Meyer also brought up attempts by the House to tackle the class size issue in early grades. Legislatively mandated class-size limits for kindergarten through the third-grade go into effect next year, and some districts have said they will face space limitations and will have to end extracurriculars like music, art and physical education as a result.
In the technical corrections bill introduced by the House Wednesday, K-3 class size was on the agenda, but when the two chambers merged bills and came out with a unified report, it was no longer under consideration.
“It’s really a missed opportunity that we weren’t able to deal with this in this bill,” Meyer said.
State board asks lawmakers to fix principal pay ‘challenges’
The State Board of Education also met Thursday, and members weighed in on the issues with the principal pay schedule.
Chairman Bill Cobey sent a letter to lawmakers, thanking them for infusing more than $40 million into principal pay but asking them to fix the “challenges” the legislation has created for some of the state’s longtime principals.
“Some of our highly talented principals stand to lose an average of over $8,000 in pay,” Cobey wrote. “We respectfully request that you extend the ‘hold harmless’ provision for all principals through fiscal year 2018-2019.”
The state board voted to send the letter Thursday after getting a report from its legislative director, Cecilia Holden, that about 350 principals are currently being held harmless this fiscal year.
Holden said she doesn’t think lawmakers intended the problems and said she is hopeful they will correct them.
“I do believe, based on what I heard as late as (Wednesday) night, that when they do extend the hold harmless — and I say when, not if, because I remain hopeful — is that, when they do that, that it would be done right,” Holden said. “I have offered a number of different options for consideration. Board members have done the same thing. I don’t know if they were able to process all of that in the time it took between the House and the Senate to finalize what would go in that conference report (Wednesday) night.”
Board member Eric Davis pushed for the board to send the letter Thursday, saying it would send a powerful, unifying message if it came from Cobey and Superintendent of Public Instruction Mark Johnson. Despite the board’s unanimous vote to have the chair and the superintendent sign the letter, Johnson declined, saying he wanted to talk with lawmakers himself.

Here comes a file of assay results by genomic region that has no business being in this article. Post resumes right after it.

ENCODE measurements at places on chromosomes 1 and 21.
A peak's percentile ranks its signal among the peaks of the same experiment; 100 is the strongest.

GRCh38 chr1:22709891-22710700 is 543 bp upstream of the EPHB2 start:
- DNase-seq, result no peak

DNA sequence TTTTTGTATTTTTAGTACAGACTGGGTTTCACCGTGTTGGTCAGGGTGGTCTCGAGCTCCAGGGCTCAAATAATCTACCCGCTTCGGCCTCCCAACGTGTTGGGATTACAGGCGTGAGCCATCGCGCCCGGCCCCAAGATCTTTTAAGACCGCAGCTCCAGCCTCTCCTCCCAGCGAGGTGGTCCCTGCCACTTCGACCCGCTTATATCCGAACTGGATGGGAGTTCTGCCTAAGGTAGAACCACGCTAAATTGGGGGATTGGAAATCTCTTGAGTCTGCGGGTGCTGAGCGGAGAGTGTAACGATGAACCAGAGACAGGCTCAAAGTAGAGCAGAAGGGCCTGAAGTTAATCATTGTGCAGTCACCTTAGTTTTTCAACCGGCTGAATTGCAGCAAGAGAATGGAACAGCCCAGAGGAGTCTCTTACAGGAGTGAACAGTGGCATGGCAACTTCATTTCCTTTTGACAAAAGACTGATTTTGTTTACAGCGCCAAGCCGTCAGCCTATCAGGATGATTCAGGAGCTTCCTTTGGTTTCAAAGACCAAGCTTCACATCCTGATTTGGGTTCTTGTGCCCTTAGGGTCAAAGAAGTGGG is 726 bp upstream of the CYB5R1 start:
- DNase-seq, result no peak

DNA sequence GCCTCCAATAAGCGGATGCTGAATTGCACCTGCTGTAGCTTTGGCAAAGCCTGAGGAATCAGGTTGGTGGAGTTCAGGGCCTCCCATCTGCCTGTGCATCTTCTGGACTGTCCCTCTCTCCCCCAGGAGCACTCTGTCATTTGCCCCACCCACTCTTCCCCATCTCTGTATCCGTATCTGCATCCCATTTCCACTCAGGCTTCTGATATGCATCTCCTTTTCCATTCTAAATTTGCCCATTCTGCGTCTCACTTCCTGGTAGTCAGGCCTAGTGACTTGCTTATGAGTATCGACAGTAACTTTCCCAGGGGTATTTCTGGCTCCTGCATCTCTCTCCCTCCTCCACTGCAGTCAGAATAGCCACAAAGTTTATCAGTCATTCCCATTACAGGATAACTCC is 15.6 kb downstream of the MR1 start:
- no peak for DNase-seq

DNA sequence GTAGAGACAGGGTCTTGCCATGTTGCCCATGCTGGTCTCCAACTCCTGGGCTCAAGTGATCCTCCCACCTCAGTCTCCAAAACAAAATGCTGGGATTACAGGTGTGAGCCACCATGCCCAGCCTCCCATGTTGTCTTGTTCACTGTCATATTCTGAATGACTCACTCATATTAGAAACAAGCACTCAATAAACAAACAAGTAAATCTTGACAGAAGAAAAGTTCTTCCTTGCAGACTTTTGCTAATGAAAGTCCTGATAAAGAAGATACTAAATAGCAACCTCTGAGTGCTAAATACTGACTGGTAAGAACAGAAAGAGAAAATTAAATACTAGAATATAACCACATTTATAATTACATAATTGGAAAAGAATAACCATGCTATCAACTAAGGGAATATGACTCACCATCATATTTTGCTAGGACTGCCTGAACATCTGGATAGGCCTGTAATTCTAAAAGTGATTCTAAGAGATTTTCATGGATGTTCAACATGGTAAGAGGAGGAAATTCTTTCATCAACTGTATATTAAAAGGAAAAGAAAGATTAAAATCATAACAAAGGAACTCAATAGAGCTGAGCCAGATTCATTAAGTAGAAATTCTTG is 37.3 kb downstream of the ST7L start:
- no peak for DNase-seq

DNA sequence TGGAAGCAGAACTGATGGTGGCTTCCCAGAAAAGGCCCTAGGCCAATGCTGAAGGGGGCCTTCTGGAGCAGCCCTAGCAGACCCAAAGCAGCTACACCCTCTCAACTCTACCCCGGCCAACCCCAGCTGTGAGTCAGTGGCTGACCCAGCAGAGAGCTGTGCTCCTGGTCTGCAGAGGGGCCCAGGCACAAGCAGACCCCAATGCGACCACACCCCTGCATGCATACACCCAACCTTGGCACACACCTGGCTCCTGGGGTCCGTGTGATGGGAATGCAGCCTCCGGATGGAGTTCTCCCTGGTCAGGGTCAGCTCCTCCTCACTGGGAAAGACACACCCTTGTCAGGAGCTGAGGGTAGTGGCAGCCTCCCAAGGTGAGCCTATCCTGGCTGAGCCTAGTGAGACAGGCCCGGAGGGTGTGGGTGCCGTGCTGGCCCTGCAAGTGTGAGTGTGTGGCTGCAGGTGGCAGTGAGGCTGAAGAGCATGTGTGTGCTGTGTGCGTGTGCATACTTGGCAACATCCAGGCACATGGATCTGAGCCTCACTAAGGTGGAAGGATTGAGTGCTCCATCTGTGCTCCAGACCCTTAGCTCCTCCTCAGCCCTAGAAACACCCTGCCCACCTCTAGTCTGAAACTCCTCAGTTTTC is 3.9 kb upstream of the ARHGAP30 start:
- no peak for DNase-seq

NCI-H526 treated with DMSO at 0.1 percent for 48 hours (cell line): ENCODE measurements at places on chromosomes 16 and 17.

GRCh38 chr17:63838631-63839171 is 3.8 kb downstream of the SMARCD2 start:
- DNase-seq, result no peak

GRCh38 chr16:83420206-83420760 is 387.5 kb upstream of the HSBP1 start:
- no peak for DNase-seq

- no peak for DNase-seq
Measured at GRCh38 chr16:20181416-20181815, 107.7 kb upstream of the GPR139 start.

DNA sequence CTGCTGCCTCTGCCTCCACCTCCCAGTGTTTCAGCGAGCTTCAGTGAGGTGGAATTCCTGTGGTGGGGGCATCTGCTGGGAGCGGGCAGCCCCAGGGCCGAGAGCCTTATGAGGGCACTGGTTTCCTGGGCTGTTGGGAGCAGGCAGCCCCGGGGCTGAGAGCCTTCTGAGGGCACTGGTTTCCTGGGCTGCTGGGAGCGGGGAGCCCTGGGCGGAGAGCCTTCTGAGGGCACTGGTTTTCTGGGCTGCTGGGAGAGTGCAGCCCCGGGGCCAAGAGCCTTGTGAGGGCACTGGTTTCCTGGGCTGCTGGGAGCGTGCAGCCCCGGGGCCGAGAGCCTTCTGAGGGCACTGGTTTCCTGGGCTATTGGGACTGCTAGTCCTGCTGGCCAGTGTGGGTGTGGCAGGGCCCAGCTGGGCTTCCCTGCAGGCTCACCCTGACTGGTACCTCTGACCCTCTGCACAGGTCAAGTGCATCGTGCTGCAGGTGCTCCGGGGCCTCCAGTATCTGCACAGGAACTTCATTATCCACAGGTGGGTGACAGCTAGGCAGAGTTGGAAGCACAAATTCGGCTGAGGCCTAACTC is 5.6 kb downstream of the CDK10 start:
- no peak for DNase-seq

“I am supportive of the extension of the hold harmless provision to give school systems and principals more time to adjust to this new pay scale that best compensates principals who drive results in our schools,” Johnson said in a statement. “I did not sign the letter because I do not think it is productive to try to negotiate through the media. My office has provided legislators with necessary information and will provide them with answers to questions based on the September payroll numbers, which we should have next week. We look forward to discussing this matter with the General Assembly as we work together to improve teacher and principal pay.”
In an interview after Thursday’s board meeting, Cobey said he believes Johnson had “an obligation” to sign the letter. “(But) there’s no sanctions if he decides not to sign that letter, and I’m OK with signing it myself,” Cobey said.
Correction: A previous version of this story incorrectly stated that 350 principals could lose pay during the 2018-19 school year after the hold-harmless expires. However, the 350 figure refers to the number of principals who are currently being held harmless this fiscal year. There is no way to know how many principals would be affected by an extension of the hold-harmless for FY18-19, since academic growth for schools won’t be known until September 2018, according to Department of Public Instruction spokesman Drew Elliot.
This story was reported in partnership by EducationNC reporter Alex Granados and WRAL News reporter Kelly Hinchcliffe.